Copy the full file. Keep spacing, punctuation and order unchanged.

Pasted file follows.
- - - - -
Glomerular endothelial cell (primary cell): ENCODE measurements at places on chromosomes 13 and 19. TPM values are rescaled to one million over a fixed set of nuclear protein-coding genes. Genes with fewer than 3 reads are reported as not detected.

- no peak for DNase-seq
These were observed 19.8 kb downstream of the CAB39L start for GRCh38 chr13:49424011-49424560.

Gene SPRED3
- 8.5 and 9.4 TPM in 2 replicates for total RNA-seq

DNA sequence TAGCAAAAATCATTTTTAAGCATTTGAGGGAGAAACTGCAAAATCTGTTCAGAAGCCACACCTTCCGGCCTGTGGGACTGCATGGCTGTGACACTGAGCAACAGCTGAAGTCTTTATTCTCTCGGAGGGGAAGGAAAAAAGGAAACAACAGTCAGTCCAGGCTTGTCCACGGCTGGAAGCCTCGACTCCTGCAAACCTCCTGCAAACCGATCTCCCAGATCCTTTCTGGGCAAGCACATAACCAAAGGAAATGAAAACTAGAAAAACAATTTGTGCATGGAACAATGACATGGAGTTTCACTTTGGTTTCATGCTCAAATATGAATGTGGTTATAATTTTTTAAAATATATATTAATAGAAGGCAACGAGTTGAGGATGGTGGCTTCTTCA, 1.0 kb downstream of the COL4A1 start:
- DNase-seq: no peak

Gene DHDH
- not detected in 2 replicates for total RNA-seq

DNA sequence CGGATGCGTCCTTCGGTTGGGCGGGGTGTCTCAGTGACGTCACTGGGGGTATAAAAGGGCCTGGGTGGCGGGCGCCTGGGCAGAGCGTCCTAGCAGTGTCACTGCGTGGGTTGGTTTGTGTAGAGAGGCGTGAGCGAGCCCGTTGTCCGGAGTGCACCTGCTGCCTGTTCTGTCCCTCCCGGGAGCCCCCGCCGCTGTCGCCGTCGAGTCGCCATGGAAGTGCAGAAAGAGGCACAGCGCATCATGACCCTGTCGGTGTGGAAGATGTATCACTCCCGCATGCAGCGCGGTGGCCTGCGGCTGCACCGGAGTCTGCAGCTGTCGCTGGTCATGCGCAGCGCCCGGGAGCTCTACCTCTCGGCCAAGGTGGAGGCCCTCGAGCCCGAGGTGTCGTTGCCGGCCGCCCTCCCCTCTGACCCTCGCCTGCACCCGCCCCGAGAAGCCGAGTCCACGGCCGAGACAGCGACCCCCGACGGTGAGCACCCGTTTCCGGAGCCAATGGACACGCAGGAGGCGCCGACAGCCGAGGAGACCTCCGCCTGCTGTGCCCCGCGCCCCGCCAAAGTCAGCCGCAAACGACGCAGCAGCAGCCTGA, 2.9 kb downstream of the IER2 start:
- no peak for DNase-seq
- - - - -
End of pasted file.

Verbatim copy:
Glomerular endothelial cell (primary cell): ENCODE measurements at places on chromosomes 13 and 19. TPM values are rescaled to one million over a fixed set of nuclear protein-coding genes. Genes with fewer than 3 reads are reported as not detected.

- no peak for DNase-seq
These were observed 19.8 kb downstream of the CAB39L start for GRCh38 chr13:49424011-49424560.

Gene SPRED3
- 8.5 and 9.4 TPM in 2 replicates for total RNA-seq

DNA sequence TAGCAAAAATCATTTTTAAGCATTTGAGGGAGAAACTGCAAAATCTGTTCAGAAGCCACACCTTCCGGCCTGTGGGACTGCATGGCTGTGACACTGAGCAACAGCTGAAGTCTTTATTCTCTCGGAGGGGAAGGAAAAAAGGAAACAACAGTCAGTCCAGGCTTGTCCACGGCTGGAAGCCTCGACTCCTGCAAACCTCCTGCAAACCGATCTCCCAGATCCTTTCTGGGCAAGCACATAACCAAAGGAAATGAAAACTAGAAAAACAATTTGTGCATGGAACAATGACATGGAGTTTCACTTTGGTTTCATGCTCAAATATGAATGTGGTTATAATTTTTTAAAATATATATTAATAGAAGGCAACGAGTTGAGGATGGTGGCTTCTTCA, 1.0 kb downstream of the COL4A1 start:
- DNase-seq: no peak

Gene DHDH
- not detected in 2 replicates for total RNA-seq

DNA sequence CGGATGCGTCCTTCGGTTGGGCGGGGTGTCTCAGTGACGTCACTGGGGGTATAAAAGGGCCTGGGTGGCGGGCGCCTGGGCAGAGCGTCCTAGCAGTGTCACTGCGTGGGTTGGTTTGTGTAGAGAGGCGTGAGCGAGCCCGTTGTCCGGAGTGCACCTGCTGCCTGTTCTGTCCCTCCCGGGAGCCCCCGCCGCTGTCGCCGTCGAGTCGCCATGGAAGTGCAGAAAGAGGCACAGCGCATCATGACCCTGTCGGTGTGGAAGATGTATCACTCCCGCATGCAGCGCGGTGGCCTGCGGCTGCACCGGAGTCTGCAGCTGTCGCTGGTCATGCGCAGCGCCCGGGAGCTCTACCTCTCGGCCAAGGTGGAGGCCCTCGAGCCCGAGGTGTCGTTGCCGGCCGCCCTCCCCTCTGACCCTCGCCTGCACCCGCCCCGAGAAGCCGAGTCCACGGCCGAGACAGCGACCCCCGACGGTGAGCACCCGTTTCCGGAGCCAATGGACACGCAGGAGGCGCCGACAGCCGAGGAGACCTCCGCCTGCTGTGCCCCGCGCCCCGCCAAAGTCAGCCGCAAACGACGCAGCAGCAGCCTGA, 2.9 kb downstream of the IER2 start:
- no peak for DNase-seq